They are raised so that their prescious self-esteem is guarded, everybody wins, everything has to be fair and balanced, talking out problems and so forth.

    Then they get into the real world, can't hack it, have no tools to cope, probably have some pre-existing mental condition and decide to punish the world for betraying them.

    Violent media and the like do not MAKE people violent. People who ARE violent, or have violent fantasies, seek them out. The problem is discovering which .001% of consumers are the ones who shouldn't be anywhere near such content.
    "The nice thing about memories is the good ones are stronger and linger longer than the bad and we sure have some incredibly good memories." - EverythingButWings


    6 members found this post helpful.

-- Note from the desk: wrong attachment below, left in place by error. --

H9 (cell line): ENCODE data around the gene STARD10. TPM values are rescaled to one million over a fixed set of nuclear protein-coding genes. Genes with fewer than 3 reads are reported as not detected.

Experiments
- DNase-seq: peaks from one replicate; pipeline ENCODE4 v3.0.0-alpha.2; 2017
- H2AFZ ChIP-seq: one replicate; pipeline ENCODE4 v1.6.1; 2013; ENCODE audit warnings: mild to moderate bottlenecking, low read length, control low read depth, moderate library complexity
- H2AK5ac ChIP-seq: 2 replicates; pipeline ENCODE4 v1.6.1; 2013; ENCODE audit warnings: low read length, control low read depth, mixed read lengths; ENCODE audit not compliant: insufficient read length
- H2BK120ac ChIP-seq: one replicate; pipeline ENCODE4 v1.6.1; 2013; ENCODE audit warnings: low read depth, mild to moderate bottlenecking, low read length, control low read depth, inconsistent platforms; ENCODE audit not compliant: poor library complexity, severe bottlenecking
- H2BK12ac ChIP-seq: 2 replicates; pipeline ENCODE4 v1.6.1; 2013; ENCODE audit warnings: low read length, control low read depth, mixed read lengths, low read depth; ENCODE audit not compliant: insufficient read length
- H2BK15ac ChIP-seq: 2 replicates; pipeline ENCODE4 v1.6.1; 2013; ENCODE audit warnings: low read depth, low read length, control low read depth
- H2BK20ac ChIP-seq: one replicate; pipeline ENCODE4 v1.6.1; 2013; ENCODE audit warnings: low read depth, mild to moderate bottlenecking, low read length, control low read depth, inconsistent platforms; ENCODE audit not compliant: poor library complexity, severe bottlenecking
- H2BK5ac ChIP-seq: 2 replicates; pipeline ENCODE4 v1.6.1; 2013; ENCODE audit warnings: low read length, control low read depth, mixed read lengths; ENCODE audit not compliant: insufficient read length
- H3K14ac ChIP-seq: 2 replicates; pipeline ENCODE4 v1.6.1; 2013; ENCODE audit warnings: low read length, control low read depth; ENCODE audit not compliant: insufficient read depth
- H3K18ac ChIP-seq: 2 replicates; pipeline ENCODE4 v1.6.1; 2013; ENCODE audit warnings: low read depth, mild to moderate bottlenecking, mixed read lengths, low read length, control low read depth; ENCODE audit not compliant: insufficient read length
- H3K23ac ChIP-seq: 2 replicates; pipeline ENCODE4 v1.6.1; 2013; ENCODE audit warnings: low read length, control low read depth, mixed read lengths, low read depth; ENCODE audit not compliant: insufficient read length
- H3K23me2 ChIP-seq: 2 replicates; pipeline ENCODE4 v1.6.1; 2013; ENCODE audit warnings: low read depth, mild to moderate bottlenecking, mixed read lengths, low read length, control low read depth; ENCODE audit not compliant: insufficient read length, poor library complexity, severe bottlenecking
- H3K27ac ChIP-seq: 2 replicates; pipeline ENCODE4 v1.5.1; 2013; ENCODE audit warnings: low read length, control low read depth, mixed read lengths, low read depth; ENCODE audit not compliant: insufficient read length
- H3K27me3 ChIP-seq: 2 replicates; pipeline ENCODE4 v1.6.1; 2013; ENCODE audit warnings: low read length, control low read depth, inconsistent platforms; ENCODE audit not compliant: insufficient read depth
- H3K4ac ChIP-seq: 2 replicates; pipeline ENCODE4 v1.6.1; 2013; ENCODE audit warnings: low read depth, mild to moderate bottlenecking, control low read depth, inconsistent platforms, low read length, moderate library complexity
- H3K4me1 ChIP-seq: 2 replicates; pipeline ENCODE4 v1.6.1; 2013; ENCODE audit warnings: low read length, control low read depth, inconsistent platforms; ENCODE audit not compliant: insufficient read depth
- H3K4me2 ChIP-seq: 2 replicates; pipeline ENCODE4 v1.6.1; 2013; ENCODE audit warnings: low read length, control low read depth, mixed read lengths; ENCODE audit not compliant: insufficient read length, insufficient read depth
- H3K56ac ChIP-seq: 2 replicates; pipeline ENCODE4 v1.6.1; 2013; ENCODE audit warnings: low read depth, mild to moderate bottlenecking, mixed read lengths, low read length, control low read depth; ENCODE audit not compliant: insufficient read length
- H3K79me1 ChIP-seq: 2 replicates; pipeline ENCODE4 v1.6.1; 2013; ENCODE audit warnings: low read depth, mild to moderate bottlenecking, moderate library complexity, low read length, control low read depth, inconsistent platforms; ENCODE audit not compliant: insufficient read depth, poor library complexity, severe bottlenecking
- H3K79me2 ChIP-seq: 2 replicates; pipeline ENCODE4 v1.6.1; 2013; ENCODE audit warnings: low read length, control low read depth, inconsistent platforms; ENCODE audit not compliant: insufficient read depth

7. #7
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    Apr. 25, 2011
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    Default

    Violence generated by paranoia for profit.


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  8. #8
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    Default

    I don't think things are too different these days. You just hear about them more. Serial killers have been around for ages and can kill as many people as a person with a gun. Just more slowly. We've always had violence in our culture. The Western culture glorified shooting Indians and using buffalo for target practice. We participated in two world wars plus the asian wars, which created as much PTSD as any war in the middle east but we didn't "talk about it" or treat it. Boys were just being boys when they tortured animals, now they're diagnosed as having mental problems. My point is that violence is nothing new in human culture, we just hear about it more and give it nifty diagnostic names.